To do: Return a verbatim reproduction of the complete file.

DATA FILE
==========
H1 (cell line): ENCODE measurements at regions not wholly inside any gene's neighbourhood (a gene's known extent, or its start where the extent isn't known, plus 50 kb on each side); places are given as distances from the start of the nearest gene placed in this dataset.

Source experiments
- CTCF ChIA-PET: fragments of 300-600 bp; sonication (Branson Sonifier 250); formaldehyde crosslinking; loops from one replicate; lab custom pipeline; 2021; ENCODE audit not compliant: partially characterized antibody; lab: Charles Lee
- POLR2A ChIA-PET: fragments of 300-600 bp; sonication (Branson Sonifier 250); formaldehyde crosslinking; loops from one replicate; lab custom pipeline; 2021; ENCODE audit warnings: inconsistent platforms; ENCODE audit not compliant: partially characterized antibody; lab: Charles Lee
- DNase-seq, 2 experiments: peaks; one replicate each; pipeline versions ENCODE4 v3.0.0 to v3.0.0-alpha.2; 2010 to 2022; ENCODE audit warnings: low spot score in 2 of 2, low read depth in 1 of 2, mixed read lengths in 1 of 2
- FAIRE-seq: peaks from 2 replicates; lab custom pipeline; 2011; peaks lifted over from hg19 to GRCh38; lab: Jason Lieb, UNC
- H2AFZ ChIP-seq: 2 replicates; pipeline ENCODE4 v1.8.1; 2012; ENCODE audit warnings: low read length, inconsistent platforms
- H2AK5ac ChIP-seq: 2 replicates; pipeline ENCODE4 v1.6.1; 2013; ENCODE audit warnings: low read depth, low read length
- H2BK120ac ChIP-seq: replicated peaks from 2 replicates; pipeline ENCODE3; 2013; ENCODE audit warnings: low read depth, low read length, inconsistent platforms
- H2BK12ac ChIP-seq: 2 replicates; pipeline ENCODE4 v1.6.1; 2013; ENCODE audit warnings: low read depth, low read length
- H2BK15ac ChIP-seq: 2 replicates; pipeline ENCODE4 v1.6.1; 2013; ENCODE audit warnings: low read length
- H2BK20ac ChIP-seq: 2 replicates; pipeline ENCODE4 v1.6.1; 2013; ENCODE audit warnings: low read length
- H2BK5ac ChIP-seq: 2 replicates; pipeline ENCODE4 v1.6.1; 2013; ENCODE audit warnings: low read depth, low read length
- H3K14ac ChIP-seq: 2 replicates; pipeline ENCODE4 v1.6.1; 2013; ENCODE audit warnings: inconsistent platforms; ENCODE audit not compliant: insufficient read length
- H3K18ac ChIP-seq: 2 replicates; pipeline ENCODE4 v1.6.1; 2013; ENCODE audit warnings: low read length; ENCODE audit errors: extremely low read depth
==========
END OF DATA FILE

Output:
H1 (cell line): ENCODE measurements at regions not wholly inside any gene's neighbourhood (a gene's known extent, or its start where the extent isn't known, plus 50 kb on each side); places are given as distances from the start of the nearest gene placed in this dataset.

Source experiments
- CTCF ChIA-PET: fragments of 300-600 bp; sonication (Branson Sonifier 250); formaldehyde crosslinking; loops from one replicate; lab custom pipeline; 2021; ENCODE audit not compliant: partially characterized antibody; lab: Charles Lee
- POLR2A ChIA-PET: fragments of 300-600 bp; sonication (Branson Sonifier 250); formaldehyde crosslinking; loops from one replicate; lab custom pipeline; 2021; ENCODE audit warnings: inconsistent platforms; ENCODE audit not compliant: partially characterized antibody; lab: Charles Lee
- DNase-seq, 2 experiments: peaks; one replicate each; pipeline versions ENCODE4 v3.0.0 to v3.0.0-alpha.2; 2010 to 2022; ENCODE audit warnings: low spot score in 2 of 2, low read depth in 1 of 2, mixed read lengths in 1 of 2
- FAIRE-seq: peaks from 2 replicates; lab custom pipeline; 2011; peaks lifted over from hg19 to GRCh38; lab: Jason Lieb, UNC
- H2AFZ ChIP-seq: 2 replicates; pipeline ENCODE4 v1.8.1; 2012; ENCODE audit warnings: low read length, inconsistent platforms
- H2AK5ac ChIP-seq: 2 replicates; pipeline ENCODE4 v1.6.1; 2013; ENCODE audit warnings: low read depth, low read length
- H2BK120ac ChIP-seq: replicated peaks from 2 replicates; pipeline ENCODE3; 2013; ENCODE audit warnings: low read depth, low read length, inconsistent platforms
- H2BK12ac ChIP-seq: 2 replicates; pipeline ENCODE4 v1.6.1; 2013; ENCODE audit warnings: low read depth, low read length
- H2BK15ac ChIP-seq: 2 replicates; pipeline ENCODE4 v1.6.1; 2013; ENCODE audit warnings: low read length
- H2BK20ac ChIP-seq: 2 replicates; pipeline ENCODE4 v1.6.1; 2013; ENCODE audit warnings: low read length
- H2BK5ac ChIP-seq: 2 replicates; pipeline ENCODE4 v1.6.1; 2013; ENCODE audit warnings: low read depth, low read length
- H3K14ac ChIP-seq: 2 replicates; pipeline ENCODE4 v1.6.1; 2013; ENCODE audit warnings: inconsistent platforms; ENCODE audit not compliant: insufficient read length
- H3K18ac ChIP-seq: 2 replicates; pipeline ENCODE4 v1.6.1; 2013; ENCODE audit warnings: low read length; ENCODE audit errors: extremely low read depth